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New Rescue Greyhound Bit The Dog-Sitter


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Hi Everyone,

 

This is my first post here, I'm hoping to find some good conversation as a first-time greyhound adopter.

 

Our newly adopted greyhound is 2 Years old. We assume that he didn't qualify as a racer, he is registered as a racer but does not have a racing record. He has a low prey drive and was turned over to the rescue group at a young age. We adopted him 3 months ago. 2 Weeks ago he bit our dog-sitter, and we have since employed a trainer to help us modify his behavior.

 

Marco has a bit of a bite history. When we adopted him, we were told that he had bitten a young child at his previous home, and returned. They hadn't seen any evidence of this kind of behavior while he was at the rescue facility. We don't have kids, and he got along great with us and our tiny Boston Terrier, so we decided to give him a chance. He is very polite with us, and has shown a lot of trust in us since day 1.

 

His daily schedule:

  • 7AM - 20-30 minute walk
  • 7:30 AM - Breakfast
  • 12 Noon - Dog-Sitter break (while we are at work)
  • 5:15 PM - Dinner when we get home, then another walk later in the evening

 

Here are the events that led up to him biting the dog-sitter:

  1. Marco began to show a lot of anxiety in his crate anytime that we were away from home - he tore off the bars and destroyed his water bowl one afternoon and we feared he could hurt himself in there.
  2. At that point we let him out of the crate for short periods while we left. We monitored him with cameras and he showed far less anxiety. Now he is doing great out of the crate and is no longer anxious when alone, sleeping soundly.
  3. The dog-sitter was aware of the new situation on his first full day out of crate. However, as soon as she opened the door to enter the house, he bit her hand - requiring a trip to urgent care, a tetanus shot, and 2 stitches on her knuckle.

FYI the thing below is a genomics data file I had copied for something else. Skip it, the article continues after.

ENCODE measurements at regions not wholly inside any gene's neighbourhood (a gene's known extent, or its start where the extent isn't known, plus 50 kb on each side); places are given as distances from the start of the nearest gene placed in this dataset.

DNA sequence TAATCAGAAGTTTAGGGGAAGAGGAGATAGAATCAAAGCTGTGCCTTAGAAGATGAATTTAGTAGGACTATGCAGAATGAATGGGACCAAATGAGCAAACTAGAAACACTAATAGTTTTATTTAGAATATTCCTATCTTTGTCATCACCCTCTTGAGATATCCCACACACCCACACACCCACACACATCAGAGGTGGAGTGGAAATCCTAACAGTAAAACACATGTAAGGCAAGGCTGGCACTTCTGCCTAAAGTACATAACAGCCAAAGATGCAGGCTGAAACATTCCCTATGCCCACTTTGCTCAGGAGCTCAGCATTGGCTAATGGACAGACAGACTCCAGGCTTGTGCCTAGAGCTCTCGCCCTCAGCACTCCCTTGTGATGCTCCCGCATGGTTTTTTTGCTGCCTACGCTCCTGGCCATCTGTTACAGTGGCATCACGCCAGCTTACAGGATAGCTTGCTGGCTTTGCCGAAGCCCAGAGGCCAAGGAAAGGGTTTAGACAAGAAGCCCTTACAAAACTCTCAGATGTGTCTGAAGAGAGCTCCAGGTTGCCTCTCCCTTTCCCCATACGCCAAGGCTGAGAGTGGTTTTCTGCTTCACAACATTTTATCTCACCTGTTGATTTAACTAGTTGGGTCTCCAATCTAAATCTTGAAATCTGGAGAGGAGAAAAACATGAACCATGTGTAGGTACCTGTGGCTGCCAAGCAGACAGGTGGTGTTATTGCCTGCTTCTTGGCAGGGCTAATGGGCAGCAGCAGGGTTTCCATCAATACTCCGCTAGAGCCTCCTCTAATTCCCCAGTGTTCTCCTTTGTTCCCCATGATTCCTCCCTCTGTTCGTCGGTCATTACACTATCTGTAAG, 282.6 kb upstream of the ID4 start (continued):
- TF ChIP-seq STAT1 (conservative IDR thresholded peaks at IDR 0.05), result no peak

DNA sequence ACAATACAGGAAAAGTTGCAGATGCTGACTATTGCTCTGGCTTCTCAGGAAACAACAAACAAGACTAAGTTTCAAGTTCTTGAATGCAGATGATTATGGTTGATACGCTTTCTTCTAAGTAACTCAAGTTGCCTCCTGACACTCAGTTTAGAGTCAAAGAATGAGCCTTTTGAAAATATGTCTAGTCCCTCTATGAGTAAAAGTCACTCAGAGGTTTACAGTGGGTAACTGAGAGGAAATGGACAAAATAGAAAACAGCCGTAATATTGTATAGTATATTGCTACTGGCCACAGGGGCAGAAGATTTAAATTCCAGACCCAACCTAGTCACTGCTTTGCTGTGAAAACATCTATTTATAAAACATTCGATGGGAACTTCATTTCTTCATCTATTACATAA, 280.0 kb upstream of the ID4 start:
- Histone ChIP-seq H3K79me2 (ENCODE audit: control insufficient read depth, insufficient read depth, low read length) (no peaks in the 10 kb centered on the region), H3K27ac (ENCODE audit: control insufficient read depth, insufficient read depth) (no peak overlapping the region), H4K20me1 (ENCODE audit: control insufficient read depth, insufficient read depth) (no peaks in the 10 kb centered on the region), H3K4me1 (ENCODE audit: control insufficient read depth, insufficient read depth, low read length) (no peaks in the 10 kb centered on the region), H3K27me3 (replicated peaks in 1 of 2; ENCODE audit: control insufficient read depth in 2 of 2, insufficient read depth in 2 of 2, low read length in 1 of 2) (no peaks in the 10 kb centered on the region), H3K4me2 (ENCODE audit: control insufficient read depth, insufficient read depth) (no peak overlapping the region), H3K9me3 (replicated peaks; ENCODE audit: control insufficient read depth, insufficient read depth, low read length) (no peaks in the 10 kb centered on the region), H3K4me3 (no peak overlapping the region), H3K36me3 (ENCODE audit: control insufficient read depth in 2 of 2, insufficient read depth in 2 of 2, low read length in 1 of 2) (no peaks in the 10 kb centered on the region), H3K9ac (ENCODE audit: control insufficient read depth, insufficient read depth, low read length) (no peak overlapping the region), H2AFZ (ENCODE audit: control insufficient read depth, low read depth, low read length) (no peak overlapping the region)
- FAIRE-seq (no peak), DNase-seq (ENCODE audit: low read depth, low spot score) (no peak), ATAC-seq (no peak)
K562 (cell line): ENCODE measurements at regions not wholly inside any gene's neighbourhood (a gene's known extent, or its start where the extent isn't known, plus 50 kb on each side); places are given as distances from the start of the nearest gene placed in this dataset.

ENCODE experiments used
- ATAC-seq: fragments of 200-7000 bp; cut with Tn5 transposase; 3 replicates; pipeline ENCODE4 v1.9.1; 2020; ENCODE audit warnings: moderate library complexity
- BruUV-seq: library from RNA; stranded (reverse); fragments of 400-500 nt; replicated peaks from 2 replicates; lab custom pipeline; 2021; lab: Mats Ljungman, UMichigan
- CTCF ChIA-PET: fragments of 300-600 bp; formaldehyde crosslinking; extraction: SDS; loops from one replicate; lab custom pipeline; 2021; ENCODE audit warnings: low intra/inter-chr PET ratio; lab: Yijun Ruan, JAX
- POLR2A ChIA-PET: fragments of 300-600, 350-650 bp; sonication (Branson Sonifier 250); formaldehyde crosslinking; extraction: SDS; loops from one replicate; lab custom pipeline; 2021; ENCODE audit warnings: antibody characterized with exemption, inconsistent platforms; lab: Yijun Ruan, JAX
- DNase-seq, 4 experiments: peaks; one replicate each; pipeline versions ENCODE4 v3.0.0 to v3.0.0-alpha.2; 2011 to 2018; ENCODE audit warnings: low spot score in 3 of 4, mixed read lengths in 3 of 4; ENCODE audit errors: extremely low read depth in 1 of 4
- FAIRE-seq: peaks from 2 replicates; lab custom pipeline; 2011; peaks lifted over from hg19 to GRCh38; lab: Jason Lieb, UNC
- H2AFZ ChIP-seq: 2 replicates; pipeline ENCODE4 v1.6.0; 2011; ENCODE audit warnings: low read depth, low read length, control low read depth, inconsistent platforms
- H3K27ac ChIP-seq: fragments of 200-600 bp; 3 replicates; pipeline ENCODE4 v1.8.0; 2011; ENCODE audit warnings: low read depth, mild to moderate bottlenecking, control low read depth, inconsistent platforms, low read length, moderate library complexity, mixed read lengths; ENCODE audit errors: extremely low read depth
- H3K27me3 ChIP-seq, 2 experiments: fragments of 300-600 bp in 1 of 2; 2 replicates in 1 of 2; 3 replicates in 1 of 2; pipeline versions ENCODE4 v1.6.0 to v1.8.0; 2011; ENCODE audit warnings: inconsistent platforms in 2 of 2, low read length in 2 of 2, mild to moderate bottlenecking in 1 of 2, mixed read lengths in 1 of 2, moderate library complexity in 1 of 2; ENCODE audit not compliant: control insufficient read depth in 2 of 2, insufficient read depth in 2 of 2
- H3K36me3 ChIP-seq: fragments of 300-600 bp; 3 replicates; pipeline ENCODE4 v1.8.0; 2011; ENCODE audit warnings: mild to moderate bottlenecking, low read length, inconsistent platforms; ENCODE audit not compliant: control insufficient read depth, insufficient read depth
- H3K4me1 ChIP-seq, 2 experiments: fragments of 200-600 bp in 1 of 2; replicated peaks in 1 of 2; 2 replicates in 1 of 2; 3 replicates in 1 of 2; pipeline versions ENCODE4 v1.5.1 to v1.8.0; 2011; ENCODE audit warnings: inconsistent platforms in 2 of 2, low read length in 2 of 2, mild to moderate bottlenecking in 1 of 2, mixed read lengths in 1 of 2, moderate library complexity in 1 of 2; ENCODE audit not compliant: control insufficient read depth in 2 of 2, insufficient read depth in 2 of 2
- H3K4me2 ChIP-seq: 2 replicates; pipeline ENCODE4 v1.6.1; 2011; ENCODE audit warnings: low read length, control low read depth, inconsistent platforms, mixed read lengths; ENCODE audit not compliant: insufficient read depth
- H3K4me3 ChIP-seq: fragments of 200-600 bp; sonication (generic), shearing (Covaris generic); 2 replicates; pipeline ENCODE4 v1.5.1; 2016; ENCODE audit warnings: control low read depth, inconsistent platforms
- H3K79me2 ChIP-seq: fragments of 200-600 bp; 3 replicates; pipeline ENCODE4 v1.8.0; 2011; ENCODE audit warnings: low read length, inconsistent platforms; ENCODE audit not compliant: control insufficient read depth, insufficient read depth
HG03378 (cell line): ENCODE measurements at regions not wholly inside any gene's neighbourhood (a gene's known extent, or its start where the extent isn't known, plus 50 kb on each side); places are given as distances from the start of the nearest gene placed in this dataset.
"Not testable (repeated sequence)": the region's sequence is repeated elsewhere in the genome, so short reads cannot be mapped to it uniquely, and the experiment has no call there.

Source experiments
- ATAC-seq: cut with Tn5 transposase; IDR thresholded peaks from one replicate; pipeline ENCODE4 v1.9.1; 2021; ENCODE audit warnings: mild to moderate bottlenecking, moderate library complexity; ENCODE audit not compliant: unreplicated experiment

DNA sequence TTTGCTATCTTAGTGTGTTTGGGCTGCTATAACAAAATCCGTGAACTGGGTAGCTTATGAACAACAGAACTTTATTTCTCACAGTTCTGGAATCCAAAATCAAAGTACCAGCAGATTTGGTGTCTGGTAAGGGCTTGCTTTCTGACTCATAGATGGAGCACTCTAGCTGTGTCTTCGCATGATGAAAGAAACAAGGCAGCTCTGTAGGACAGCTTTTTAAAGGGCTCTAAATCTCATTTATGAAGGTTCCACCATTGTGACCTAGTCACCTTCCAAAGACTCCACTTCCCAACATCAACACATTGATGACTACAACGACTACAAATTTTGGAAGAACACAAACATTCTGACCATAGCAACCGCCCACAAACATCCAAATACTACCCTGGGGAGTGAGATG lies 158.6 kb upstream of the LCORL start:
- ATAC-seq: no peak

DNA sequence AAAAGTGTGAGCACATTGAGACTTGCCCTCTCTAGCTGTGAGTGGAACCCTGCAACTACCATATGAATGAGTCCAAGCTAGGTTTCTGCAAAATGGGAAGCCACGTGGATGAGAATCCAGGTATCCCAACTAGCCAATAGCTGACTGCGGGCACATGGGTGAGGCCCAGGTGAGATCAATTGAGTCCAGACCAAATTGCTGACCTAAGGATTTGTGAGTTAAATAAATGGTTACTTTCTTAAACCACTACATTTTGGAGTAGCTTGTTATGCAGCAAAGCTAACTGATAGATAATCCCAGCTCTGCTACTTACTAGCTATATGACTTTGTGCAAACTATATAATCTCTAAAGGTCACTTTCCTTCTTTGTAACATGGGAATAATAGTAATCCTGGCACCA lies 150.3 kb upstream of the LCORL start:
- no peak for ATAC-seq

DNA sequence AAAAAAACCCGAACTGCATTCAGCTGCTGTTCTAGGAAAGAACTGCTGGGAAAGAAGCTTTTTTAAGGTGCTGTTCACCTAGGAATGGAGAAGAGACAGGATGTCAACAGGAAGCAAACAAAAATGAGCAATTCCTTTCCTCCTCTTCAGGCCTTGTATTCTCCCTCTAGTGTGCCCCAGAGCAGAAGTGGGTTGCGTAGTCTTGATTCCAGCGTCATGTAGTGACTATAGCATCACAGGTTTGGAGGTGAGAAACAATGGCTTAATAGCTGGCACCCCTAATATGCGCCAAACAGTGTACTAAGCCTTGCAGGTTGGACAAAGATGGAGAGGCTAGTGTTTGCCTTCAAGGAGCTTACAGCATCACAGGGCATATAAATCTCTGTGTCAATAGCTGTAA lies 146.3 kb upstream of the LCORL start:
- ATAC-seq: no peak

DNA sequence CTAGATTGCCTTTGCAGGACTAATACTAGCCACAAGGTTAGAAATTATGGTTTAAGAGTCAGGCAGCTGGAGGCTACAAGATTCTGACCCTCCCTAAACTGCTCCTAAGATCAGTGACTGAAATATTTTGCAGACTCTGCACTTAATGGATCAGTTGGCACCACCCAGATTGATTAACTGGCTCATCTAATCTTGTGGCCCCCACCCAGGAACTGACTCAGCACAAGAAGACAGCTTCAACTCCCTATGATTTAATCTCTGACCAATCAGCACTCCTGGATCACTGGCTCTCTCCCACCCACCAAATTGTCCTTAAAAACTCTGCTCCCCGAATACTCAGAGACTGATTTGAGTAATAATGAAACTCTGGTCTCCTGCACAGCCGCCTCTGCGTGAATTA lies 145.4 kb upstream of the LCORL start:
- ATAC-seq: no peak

My thought is that this was very much a fear-based bite in a new situation. I take full responsibility for not foreseeing this, but he had never shown aggression toward the dog-sitter when he was crated. She had been working with him for almost 3 months.

 

In the past, he has shown some fearful aggression during feeding time and when new people arrive at our front door, especially food delivery.

 

He is doing well with positive training, no longer allowed on the couch (doggy beds only), and we are working with him on his "WAIT" before feeding and when anyone moves between doors or enters/exits the house. We also installed gates at the entryways so he has plenty of time to see who is entering the house.

 

We are committed to modifying his behavior through training, but we are anxious about future incidents, and creating a safe environment for a dog-sitter. Any thoughts that you have would be greatly appreciated. Has anyone had similar experiences?

Edited by TMag
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Welcome to Greytalk, and thank you for taking the time and energy to work with this pup.

 

I hope when you adopted Marco, you were given a muzzle. Please use it! He should be used to it (even if he doesn't like it), and can eat and drink with the muzzle on. I wouldn't leave him in a crate with the muzzle on (so he doesn't get caught), but that's not the setup that you described. If your dog walker feels comfortable (and you give permission) s/he can take the muzzle off when s/he leaves from the last potty break.

 

Good luck, and please post pictures when you have a chance.

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In the past, he has shown some fearful aggression during feeding time and when new people arrive at our front door, especially food delivery.

 

I think this is your issue. And if he shows a fear aggressive response when you are home to answer the door, imagine the terror he must have felt when someone just let themselves in while you weren't around. He may know the sitter, but he doesn't know her that well yet (one could argue he doesn't know you that well even yet) and it was obviously too much for him.

 

I'd do lots of positive reinforcement practice with people coming to the door. Invite friends, family, neighbours (and of course your dog walker) to come over a few times a week while you're home and work on ringing the doorbell and coming in (I'd sometimes go to the door and let the person in, and sometimes leave the door unlocked and have them just let themselves in). This is a nice controlled situation for you. Positive reinforcement when the doorbell goes off (or someone knocks). Positive reinforcement when the door opens. Positive reinforcement from the "intruder" by throwing treats to the dog without direct interaction. I'd also work on a "place" behaviour with him for when you are home. When the doorbell rings you ask him to go to his place (a mat or bed) while you open the door. The visitor can then throw him a treat from the door to where he is on his bed. Once you feel comfortable that he has relaxed, you can release him and allow him to come investigate the visitor. If your dog has space aggression (guards beds) I'd skip the place command.